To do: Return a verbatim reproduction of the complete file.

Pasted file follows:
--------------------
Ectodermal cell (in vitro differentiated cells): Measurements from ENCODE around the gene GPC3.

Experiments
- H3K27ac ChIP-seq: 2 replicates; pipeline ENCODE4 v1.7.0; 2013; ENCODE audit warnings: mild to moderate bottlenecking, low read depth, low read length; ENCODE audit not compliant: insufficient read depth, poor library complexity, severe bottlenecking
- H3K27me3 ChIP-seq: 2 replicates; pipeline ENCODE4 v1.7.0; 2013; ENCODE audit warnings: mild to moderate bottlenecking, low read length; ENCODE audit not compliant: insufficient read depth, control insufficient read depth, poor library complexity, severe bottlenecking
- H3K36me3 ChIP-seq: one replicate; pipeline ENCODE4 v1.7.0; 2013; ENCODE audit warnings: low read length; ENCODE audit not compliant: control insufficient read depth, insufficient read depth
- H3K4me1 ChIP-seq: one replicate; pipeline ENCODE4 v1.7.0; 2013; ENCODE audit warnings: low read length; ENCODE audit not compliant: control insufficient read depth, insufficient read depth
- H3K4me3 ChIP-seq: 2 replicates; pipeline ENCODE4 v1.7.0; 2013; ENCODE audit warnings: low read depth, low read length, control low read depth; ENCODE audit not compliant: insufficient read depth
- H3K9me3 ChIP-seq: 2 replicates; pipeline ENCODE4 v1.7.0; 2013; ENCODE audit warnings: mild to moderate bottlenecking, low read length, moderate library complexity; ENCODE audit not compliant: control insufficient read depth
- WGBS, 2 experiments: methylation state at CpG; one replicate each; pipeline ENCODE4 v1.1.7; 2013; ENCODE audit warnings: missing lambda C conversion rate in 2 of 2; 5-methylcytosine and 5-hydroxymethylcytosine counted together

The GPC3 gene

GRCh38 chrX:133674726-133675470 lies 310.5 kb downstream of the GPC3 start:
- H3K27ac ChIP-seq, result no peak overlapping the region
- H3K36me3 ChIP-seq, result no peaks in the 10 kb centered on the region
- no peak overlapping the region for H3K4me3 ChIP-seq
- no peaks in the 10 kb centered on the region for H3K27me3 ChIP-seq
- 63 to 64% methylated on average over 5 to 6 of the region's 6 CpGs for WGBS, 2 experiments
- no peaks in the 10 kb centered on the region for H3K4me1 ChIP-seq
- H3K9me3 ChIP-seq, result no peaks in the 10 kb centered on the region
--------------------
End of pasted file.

Ectodermal cell (in vitro differentiated cells): Measurements from ENCODE around the gene GPC3.

Experiments
- H3K27ac ChIP-seq: 2 replicates; pipeline ENCODE4 v1.7.0; 2013; ENCODE audit warnings: mild to moderate bottlenecking, low read depth, low read length; ENCODE audit not compliant: insufficient read depth, poor library complexity, severe bottlenecking
- H3K27me3 ChIP-seq: 2 replicates; pipeline ENCODE4 v1.7.0; 2013; ENCODE audit warnings: mild to moderate bottlenecking, low read length; ENCODE audit not compliant: insufficient read depth, control insufficient read depth, poor library complexity, severe bottlenecking
- H3K36me3 ChIP-seq: one replicate; pipeline ENCODE4 v1.7.0; 2013; ENCODE audit warnings: low read length; ENCODE audit not compliant: control insufficient read depth, insufficient read depth
- H3K4me1 ChIP-seq: one replicate; pipeline ENCODE4 v1.7.0; 2013; ENCODE audit warnings: low read length; ENCODE audit not compliant: control insufficient read depth, insufficient read depth
- H3K4me3 ChIP-seq: 2 replicates; pipeline ENCODE4 v1.7.0; 2013; ENCODE audit warnings: low read depth, low read length, control low read depth; ENCODE audit not compliant: insufficient read depth
- H3K9me3 ChIP-seq: 2 replicates; pipeline ENCODE4 v1.7.0; 2013; ENCODE audit warnings: mild to moderate bottlenecking, low read length, moderate library complexity; ENCODE audit not compliant: control insufficient read depth
- WGBS, 2 experiments: methylation state at CpG; one replicate each; pipeline ENCODE4 v1.1.7; 2013; ENCODE audit warnings: missing lambda C conversion rate in 2 of 2; 5-methylcytosine and 5-hydroxymethylcytosine counted together

The GPC3 gene

GRCh38 chrX:133674726-133675470 lies 310.5 kb downstream of the GPC3 start:
- H3K27ac ChIP-seq, result no peak overlapping the region
- H3K36me3 ChIP-seq, result no peaks in the 10 kb centered on the region
- no peak overlapping the region for H3K4me3 ChIP-seq
- no peaks in the 10 kb centered on the region for H3K27me3 ChIP-seq
- 63 to 64% methylated on average over 5 to 6 of the region's 6 CpGs for WGBS, 2 experiments
- no peaks in the 10 kb centered on the region for H3K4me1 ChIP-seq
- H3K9me3 ChIP-seq, result no peaks in the 10 kb centered on the region